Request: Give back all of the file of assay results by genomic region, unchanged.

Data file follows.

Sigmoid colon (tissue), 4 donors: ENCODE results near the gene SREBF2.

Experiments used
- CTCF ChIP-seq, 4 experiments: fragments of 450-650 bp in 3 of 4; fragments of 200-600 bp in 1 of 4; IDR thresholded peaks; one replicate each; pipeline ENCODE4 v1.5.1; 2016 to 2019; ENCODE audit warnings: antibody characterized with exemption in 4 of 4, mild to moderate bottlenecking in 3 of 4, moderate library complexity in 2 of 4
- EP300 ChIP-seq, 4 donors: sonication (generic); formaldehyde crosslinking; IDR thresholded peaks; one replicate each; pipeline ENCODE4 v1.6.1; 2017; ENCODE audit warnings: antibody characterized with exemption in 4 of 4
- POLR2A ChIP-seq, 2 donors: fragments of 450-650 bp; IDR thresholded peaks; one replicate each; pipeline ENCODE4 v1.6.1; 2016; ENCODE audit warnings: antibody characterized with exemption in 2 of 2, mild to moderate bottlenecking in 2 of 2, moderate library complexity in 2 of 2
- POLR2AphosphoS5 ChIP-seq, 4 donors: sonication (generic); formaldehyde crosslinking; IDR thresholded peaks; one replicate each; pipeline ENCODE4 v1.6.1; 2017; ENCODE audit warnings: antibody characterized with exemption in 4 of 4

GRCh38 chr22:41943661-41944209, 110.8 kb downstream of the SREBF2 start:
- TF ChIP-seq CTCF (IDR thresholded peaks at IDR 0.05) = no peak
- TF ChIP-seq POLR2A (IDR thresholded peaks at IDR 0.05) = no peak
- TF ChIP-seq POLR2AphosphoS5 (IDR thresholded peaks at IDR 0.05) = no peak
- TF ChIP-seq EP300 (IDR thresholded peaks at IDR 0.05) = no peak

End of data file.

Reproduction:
Sigmoid colon (tissue), 4 donors: ENCODE results near the gene SREBF2.

Experiments used
- CTCF ChIP-seq, 4 experiments: fragments of 450-650 bp in 3 of 4; fragments of 200-600 bp in 1 of 4; IDR thresholded peaks; one replicate each; pipeline ENCODE4 v1.5.1; 2016 to 2019; ENCODE audit warnings: antibody characterized with exemption in 4 of 4, mild to moderate bottlenecking in 3 of 4, moderate library complexity in 2 of 4
- EP300 ChIP-seq, 4 donors: sonication (generic); formaldehyde crosslinking; IDR thresholded peaks; one replicate each; pipeline ENCODE4 v1.6.1; 2017; ENCODE audit warnings: antibody characterized with exemption in 4 of 4
- POLR2A ChIP-seq, 2 donors: fragments of 450-650 bp; IDR thresholded peaks; one replicate each; pipeline ENCODE4 v1.6.1; 2016; ENCODE audit warnings: antibody characterized with exemption in 2 of 2, mild to moderate bottlenecking in 2 of 2, moderate library complexity in 2 of 2
- POLR2AphosphoS5 ChIP-seq, 4 donors: sonication (generic); formaldehyde crosslinking; IDR thresholded peaks; one replicate each; pipeline ENCODE4 v1.6.1; 2017; ENCODE audit warnings: antibody characterized with exemption in 4 of 4

GRCh38 chr22:41943661-41944209, 110.8 kb downstream of the SREBF2 start:
- TF ChIP-seq CTCF (IDR thresholded peaks at IDR 0.05) = no peak
- TF ChIP-seq POLR2A (IDR thresholded peaks at IDR 0.05) = no peak
- TF ChIP-seq POLR2AphosphoS5 (IDR thresholded peaks at IDR 0.05) = no peak
- TF ChIP-seq EP300 (IDR thresholded peaks at IDR 0.05) = no peak